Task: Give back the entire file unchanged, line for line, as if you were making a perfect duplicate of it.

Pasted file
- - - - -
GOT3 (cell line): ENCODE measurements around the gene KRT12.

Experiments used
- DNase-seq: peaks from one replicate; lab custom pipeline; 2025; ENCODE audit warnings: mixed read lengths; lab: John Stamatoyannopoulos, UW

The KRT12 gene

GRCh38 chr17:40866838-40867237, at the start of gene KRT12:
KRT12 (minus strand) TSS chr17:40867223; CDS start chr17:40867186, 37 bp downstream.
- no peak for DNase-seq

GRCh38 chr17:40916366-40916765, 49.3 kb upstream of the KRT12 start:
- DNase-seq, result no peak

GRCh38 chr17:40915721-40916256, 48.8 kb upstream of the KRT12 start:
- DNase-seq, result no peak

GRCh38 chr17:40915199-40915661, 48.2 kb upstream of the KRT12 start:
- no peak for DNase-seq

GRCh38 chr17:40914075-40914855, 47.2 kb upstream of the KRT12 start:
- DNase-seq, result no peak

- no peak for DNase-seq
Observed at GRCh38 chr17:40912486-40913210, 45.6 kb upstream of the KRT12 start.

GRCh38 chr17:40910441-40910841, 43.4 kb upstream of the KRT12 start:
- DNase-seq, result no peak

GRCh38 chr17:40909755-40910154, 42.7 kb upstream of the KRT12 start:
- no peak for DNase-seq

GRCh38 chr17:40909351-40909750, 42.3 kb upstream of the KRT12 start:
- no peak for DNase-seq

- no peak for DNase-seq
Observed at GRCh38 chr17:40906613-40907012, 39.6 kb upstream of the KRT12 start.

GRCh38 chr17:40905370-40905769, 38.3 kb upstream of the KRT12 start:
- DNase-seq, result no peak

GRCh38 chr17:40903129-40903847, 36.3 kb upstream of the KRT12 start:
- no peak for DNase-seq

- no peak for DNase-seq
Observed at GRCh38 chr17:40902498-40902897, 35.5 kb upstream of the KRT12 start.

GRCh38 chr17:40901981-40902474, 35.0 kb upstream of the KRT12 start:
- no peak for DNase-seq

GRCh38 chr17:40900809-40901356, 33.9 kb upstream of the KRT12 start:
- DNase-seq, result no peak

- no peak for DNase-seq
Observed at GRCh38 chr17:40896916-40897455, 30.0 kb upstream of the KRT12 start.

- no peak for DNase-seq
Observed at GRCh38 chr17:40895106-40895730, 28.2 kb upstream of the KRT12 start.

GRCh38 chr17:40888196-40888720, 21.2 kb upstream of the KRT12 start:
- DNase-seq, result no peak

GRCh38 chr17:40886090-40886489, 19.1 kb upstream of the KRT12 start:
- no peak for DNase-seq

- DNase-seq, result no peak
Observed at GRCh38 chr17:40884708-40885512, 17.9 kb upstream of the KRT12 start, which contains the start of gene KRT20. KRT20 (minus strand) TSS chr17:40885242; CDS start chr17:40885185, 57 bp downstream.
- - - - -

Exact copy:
GOT3 (cell line): ENCODE measurements around the gene KRT12.

Experiments used
- DNase-seq: peaks from one replicate; lab custom pipeline; 2025; ENCODE audit warnings: mixed read lengths; lab: John Stamatoyannopoulos, UW

The KRT12 gene

GRCh38 chr17:40866838-40867237, at the start of gene KRT12:
KRT12 (minus strand) TSS chr17:40867223; CDS start chr17:40867186, 37 bp downstream.
- no peak for DNase-seq

GRCh38 chr17:40916366-40916765, 49.3 kb upstream of the KRT12 start:
- DNase-seq, result no peak

GRCh38 chr17:40915721-40916256, 48.8 kb upstream of the KRT12 start:
- DNase-seq, result no peak

GRCh38 chr17:40915199-40915661, 48.2 kb upstream of the KRT12 start:
- no peak for DNase-seq

GRCh38 chr17:40914075-40914855, 47.2 kb upstream of the KRT12 start:
- DNase-seq, result no peak

- no peak for DNase-seq
Observed at GRCh38 chr17:40912486-40913210, 45.6 kb upstream of the KRT12 start.

GRCh38 chr17:40910441-40910841, 43.4 kb upstream of the KRT12 start:
- DNase-seq, result no peak

GRCh38 chr17:40909755-40910154, 42.7 kb upstream of the KRT12 start:
- no peak for DNase-seq

GRCh38 chr17:40909351-40909750, 42.3 kb upstream of the KRT12 start:
- no peak for DNase-seq

- no peak for DNase-seq
Observed at GRCh38 chr17:40906613-40907012, 39.6 kb upstream of the KRT12 start.

GRCh38 chr17:40905370-40905769, 38.3 kb upstream of the KRT12 start:
- DNase-seq, result no peak

GRCh38 chr17:40903129-40903847, 36.3 kb upstream of the KRT12 start:
- no peak for DNase-seq

- no peak for DNase-seq
Observed at GRCh38 chr17:40902498-40902897, 35.5 kb upstream of the KRT12 start.

GRCh38 chr17:40901981-40902474, 35.0 kb upstream of the KRT12 start:
- no peak for DNase-seq

GRCh38 chr17:40900809-40901356, 33.9 kb upstream of the KRT12 start:
- DNase-seq, result no peak

- no peak for DNase-seq
Observed at GRCh38 chr17:40896916-40897455, 30.0 kb upstream of the KRT12 start.

- no peak for DNase-seq
Observed at GRCh38 chr17:40895106-40895730, 28.2 kb upstream of the KRT12 start.

GRCh38 chr17:40888196-40888720, 21.2 kb upstream of the KRT12 start:
- DNase-seq, result no peak

GRCh38 chr17:40886090-40886489, 19.1 kb upstream of the KRT12 start:
- no peak for DNase-seq

- DNase-seq, result no peak
Observed at GRCh38 chr17:40884708-40885512, 17.9 kb upstream of the KRT12 start, which contains the start of gene KRT20. KRT20 (minus strand) TSS chr17:40885242; CDS start chr17:40885185, 57 bp downstream.